We learn the principles behind ‘gyros’, sensors that measure angular velocity with respect to the universe.
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We learn the principles behind accelerometers, sensors that measure acceleration due to motion and due to the Earth’s gravitational field.
There are a lot of pixels in a typical image which makes them take up a lot of memory. Images can be compressed to take up less storage. Compression can be lossless or lossy, where we tradeoff size for quality.
We will introduce resolved-rate motion control which is a classical Jacobian-based scheme for moving the end-effector at a specified velocity without having to compute inverse kinematics.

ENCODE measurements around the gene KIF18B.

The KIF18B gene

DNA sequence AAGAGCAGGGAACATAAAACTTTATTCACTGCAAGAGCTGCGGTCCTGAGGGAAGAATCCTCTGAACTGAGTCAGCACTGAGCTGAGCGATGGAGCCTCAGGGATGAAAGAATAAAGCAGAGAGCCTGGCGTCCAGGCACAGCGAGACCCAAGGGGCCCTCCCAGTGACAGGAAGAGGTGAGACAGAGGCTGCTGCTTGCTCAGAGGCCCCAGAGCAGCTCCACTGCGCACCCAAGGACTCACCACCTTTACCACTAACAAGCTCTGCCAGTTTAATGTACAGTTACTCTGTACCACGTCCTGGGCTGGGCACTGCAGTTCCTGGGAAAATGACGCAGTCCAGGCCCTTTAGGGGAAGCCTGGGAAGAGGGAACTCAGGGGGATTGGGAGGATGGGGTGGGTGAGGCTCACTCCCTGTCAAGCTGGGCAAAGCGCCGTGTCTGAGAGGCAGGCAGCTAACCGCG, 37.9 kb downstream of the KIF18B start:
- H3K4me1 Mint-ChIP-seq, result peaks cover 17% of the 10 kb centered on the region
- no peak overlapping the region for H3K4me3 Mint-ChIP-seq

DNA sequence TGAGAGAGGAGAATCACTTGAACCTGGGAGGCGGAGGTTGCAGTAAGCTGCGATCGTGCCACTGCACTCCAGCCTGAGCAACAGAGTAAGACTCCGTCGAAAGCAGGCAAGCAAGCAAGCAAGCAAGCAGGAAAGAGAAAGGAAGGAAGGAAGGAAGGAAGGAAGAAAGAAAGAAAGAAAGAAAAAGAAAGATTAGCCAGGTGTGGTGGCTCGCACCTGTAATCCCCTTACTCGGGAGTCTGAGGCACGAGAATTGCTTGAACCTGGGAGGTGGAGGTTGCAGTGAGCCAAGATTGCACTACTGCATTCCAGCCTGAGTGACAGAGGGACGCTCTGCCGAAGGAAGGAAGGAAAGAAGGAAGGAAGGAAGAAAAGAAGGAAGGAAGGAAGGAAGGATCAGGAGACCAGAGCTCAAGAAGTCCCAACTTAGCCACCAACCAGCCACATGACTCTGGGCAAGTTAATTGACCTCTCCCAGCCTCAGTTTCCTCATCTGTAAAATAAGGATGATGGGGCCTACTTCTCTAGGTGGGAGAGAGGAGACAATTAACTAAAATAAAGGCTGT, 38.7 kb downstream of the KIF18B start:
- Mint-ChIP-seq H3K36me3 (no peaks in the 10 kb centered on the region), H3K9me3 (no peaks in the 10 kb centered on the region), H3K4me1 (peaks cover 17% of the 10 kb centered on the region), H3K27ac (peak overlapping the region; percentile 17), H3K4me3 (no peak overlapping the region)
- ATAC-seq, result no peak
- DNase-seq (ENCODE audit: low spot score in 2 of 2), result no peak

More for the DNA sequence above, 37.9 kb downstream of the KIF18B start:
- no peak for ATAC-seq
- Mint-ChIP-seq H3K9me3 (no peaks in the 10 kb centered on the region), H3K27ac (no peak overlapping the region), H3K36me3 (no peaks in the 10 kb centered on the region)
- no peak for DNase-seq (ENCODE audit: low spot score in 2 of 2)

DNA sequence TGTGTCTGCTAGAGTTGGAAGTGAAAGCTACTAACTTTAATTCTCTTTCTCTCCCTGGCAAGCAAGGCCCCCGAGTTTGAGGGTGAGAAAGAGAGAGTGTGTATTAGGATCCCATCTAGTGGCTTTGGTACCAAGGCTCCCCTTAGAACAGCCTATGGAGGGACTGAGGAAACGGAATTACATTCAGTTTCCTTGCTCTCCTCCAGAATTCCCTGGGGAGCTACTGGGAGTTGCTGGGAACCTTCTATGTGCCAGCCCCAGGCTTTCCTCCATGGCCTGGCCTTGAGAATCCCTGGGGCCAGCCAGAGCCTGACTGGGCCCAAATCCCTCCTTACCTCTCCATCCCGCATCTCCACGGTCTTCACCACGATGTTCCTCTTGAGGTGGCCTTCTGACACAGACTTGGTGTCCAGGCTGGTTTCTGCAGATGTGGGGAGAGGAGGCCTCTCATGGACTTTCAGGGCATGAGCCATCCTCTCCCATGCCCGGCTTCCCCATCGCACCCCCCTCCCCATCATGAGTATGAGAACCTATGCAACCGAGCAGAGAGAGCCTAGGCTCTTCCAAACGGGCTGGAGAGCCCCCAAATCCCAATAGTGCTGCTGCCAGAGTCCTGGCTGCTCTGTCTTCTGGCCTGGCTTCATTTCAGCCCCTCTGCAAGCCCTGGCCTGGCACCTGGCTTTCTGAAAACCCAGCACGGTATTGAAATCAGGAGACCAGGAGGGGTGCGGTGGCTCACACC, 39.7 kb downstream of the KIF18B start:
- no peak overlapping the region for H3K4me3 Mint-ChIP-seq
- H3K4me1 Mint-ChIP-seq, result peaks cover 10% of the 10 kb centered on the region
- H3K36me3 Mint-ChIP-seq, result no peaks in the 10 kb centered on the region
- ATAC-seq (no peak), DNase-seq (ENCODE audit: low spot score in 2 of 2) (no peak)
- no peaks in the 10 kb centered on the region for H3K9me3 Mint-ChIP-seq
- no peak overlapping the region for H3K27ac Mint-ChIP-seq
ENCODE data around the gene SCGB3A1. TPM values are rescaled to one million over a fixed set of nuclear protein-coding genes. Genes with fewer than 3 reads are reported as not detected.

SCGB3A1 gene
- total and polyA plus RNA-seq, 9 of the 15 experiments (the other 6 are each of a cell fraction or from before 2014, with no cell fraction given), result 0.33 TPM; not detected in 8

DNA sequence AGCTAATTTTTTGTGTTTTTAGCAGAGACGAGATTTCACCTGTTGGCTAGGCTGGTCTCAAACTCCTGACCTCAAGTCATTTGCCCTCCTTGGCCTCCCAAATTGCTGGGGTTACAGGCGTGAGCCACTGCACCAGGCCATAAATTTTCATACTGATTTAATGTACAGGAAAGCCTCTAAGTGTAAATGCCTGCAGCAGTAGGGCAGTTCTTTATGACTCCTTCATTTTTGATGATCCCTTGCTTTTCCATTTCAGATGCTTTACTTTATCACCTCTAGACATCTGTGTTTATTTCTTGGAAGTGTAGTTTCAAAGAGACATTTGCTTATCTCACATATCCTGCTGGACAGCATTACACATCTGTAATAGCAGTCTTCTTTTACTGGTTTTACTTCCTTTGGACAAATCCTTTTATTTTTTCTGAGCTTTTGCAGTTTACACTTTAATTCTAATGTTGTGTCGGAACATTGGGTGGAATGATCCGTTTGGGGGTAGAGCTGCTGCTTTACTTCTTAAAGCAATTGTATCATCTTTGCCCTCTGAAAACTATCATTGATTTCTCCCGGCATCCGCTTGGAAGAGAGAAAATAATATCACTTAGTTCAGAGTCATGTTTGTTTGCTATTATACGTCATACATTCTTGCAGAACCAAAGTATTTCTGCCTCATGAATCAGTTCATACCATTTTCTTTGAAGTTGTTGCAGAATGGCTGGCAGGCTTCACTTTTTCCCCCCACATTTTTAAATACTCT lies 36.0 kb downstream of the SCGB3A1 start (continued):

Let’s look at numerical approaches to inverse kinematics for a couple of different robots and learn some of the important considerations. For RTB10.x please note that the mask value must be explicitly preceded by the ‘mask’ keyword. For example: >> q = p2.ikine(T, [-1 -1], ‘mask’, [1 1 0 0 0 0])
We consider a robot with three joints that moves its end-effector on a plane.
Much of what we know about robots comes from fiction. Let’s look at fictional robots and the underlying reality.